Most people have been incredibly supportive, but there’s a certain residue of suspicion about what we’re doing, which is understandable. My background was in the City (not a good start), and I have no expertise in many of the areas I’m looking at now, I do know people who have. The idea of a business which isn’t driven by financial profit is still a new idea for a lot of folk; I’m often asked questions like “is your blog commercial?”, or at the other end of the spectrum “who is funding you?” I still feel like we are a tiny boat (coracle?) in a pretty vast and stormy sea, but we are making headway I think. Since we started trading in May last year we have had nearly 100,000 page views, which to me sounds like a lot from a standing start.

Meadows Website

We’re launching a microsite about meadows at www.micromeadow.co.uk. To quote the blurb:

The site is intended to encourage folk to establish smaller scale meadows and to provide access to good quality plants and seeds, as well as to reliable information and advice.

Got it? Have a look and let us know what you think.

Lavender

We’re delighted to announce we are working with Downderry Nursery to sell a range of lavenders from the spring. Downderry are regular Gold Medal winners and owner Simon Charlesworth is a committed conservationist. I met him originally at an open day organized by the Laboratory of Apiculture and Social Insects at Sussex University, with whom he is working to trial the best bee friendly varieties.

Adverts

We have started to carry adverts on our main site and blog. Not the usual nonsense, but we are being guided by the excellent Digital Spring. Like us, they occupy an interesting spot in the demi-monde between charities and commerce. They have put together a portfolio of ethically vetted conservation related advertisers – binoculars, birding holidays, etc. – whose ads appear on our sites. We make money, they make money – and donate some to a related charity.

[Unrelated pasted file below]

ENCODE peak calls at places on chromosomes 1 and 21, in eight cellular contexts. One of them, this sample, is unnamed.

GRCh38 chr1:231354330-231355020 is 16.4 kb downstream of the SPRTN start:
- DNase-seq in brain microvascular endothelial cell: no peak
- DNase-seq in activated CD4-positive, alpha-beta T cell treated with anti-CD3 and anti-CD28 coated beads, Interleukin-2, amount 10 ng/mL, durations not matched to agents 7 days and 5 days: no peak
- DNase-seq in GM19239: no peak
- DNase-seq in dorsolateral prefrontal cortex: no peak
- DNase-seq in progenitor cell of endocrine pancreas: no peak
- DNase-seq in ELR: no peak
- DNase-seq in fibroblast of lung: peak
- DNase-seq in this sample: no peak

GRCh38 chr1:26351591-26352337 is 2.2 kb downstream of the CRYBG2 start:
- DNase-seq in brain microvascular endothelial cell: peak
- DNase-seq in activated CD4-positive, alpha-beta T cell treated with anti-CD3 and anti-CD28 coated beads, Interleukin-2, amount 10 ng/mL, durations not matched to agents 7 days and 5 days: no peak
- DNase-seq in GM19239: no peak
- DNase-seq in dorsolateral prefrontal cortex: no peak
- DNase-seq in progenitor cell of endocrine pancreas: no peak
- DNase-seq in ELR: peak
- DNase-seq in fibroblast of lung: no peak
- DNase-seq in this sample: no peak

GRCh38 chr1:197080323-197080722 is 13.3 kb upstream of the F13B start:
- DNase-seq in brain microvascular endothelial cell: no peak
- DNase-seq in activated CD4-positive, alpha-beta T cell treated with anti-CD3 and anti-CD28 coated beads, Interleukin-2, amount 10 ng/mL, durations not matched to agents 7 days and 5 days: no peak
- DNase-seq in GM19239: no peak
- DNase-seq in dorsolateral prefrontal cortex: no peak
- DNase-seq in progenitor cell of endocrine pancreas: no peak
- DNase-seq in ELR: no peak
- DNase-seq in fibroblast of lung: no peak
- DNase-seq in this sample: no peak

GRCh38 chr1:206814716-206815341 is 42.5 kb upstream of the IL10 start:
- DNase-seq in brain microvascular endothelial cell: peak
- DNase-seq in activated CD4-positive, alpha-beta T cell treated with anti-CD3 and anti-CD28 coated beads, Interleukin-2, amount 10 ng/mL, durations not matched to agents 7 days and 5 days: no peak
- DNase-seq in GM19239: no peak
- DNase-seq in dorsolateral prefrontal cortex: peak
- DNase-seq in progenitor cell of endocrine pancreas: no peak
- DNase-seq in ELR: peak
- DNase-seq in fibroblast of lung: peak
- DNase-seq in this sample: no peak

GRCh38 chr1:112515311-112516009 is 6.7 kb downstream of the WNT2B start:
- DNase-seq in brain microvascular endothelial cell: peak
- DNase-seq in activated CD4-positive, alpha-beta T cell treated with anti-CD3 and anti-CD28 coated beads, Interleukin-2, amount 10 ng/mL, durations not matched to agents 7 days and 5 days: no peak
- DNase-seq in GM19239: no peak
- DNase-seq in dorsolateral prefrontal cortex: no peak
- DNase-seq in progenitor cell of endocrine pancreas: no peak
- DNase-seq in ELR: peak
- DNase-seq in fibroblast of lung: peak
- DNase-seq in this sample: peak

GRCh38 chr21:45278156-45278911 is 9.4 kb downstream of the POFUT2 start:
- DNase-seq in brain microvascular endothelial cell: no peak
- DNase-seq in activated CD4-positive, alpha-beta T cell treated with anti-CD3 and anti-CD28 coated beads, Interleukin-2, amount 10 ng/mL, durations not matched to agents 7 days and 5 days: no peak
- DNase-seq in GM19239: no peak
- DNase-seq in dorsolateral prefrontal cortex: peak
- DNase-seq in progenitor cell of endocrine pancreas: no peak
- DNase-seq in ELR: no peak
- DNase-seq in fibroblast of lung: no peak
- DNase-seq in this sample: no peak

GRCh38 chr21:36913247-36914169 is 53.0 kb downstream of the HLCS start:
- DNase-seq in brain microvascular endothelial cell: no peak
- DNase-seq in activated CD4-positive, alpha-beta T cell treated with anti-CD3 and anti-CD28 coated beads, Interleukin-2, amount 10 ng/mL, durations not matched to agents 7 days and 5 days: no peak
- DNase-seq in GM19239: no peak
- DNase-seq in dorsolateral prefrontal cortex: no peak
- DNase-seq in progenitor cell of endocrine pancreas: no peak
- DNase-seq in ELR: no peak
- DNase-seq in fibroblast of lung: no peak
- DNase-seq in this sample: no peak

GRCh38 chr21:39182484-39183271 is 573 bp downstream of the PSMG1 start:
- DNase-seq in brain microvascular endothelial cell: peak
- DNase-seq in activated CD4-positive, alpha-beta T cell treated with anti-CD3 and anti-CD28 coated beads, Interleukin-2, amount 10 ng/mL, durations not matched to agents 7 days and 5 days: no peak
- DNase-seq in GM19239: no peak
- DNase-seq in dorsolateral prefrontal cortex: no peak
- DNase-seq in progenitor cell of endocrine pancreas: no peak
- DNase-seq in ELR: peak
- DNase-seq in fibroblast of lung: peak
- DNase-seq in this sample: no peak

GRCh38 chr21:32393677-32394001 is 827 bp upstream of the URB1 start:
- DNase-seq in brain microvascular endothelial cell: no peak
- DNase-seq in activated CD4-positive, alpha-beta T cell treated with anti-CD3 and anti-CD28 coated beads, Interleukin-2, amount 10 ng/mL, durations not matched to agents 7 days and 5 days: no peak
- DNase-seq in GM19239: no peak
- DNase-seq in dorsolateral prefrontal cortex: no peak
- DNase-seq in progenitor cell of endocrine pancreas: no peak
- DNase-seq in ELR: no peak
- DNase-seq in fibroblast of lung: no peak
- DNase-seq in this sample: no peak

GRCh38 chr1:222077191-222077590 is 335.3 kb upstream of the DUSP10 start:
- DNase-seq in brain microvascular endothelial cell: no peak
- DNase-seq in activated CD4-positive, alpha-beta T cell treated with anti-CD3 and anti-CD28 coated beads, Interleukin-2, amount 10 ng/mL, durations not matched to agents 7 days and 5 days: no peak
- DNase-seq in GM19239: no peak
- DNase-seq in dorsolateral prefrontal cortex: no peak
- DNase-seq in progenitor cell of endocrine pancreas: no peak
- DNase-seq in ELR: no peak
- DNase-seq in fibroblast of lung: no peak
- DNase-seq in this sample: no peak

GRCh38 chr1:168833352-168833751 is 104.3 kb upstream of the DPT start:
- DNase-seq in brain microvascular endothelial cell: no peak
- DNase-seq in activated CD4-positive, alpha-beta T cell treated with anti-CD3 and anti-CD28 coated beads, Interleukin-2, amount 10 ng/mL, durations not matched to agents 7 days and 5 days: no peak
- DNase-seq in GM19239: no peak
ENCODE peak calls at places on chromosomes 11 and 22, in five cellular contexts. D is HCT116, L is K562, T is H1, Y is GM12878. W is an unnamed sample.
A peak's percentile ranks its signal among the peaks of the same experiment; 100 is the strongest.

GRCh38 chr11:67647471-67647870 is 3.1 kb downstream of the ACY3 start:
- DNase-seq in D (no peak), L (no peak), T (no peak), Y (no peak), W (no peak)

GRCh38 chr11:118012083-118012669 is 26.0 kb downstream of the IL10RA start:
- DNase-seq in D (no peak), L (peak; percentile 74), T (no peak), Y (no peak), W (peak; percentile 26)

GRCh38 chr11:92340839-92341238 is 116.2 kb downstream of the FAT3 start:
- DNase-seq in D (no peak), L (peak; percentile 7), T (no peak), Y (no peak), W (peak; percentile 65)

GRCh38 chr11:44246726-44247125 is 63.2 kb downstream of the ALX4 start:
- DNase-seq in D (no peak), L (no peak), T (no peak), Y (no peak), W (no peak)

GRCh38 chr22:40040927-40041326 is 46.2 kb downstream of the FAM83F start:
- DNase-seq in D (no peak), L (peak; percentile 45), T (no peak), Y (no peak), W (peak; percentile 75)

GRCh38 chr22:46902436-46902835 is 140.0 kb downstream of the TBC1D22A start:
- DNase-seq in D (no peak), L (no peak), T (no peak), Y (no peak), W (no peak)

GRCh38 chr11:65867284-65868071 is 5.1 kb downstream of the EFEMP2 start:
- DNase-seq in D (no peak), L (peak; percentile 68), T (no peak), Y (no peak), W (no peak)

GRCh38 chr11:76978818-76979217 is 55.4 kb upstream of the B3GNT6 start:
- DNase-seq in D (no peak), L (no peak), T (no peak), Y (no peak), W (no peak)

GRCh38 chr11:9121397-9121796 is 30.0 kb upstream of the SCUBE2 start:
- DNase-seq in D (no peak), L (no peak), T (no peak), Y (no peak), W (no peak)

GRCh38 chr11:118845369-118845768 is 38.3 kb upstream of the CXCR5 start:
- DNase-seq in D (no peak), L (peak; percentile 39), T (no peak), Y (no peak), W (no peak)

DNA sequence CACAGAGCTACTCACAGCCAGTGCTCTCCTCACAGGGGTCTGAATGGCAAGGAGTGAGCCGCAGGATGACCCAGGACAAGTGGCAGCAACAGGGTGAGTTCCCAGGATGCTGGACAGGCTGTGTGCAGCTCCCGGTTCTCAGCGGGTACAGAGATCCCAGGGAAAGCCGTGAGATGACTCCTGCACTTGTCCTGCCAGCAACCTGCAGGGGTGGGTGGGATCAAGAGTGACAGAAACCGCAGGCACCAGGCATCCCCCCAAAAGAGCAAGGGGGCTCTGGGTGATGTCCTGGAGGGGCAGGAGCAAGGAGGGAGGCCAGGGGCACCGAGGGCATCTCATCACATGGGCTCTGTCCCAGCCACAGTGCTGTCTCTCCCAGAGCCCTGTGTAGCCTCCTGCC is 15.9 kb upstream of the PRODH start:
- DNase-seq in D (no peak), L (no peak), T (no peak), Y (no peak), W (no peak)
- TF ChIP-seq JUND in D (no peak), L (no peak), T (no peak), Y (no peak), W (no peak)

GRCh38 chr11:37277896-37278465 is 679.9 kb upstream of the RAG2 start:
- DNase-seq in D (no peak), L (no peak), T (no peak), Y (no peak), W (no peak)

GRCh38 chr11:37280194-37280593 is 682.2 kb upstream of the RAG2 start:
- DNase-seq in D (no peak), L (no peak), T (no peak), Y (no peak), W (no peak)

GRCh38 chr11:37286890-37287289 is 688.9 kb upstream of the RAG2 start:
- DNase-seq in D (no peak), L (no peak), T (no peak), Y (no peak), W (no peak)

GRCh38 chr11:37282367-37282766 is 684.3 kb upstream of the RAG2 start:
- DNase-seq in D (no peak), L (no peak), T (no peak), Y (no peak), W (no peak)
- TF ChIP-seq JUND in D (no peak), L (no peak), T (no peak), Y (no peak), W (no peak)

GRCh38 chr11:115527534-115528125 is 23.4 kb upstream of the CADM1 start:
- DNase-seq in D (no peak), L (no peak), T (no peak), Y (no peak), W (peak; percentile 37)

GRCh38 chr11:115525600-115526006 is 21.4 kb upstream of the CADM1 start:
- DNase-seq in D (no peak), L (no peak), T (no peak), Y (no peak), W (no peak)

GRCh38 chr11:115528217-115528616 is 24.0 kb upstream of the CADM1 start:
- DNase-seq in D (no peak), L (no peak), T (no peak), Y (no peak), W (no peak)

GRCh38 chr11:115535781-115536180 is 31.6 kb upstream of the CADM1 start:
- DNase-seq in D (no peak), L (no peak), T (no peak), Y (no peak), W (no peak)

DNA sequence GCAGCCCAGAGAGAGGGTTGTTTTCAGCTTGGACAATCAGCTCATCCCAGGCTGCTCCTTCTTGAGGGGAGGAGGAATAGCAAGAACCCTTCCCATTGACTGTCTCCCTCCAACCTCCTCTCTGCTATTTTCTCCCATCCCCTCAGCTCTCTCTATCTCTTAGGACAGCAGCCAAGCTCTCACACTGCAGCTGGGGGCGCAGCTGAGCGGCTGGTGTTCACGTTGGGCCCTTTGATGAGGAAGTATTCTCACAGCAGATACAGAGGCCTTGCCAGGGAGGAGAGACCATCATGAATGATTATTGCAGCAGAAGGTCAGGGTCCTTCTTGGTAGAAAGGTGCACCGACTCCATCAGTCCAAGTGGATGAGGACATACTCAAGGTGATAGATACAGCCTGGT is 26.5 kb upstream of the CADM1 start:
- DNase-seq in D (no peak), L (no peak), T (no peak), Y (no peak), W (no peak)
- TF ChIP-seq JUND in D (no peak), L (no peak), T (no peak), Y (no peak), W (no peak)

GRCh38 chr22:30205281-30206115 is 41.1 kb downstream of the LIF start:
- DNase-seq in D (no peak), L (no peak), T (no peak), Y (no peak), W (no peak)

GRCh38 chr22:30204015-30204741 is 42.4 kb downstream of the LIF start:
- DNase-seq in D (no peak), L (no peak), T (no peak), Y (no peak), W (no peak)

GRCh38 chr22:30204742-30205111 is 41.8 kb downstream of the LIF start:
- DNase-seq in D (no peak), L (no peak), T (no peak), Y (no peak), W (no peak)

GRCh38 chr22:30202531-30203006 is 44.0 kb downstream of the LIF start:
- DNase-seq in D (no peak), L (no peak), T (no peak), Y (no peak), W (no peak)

Somerset Pride
We’ve signed up to become an associate corporate member of our local Wildlife Trust. It’s a great scheme, and another example of a partnership between charities and corporates where everyone wins.

Fruit Tree Management Courses
This winter we are hosting two one day courses on managing fruit trees, tutored by respected specialist nurseryman Kevin Croucher, owner of Thornhayes Nursery.

About Us
Habitat Aid aims to persuade and enable folk to at least partly recreate or help replace key habitats like meadows, wetlands, orchards and woodland. The company also helps a small number of charities.

We are partly an online retailer selling mostly trees, plants and seeds sourced from really good quality specialized suppliers who often have a limited or no e-commerce operation themselves. Half our profits from sales go to selected partner charities, which are linked to specific products; this doesn’t just help charities financially, but also helps get their key messages across.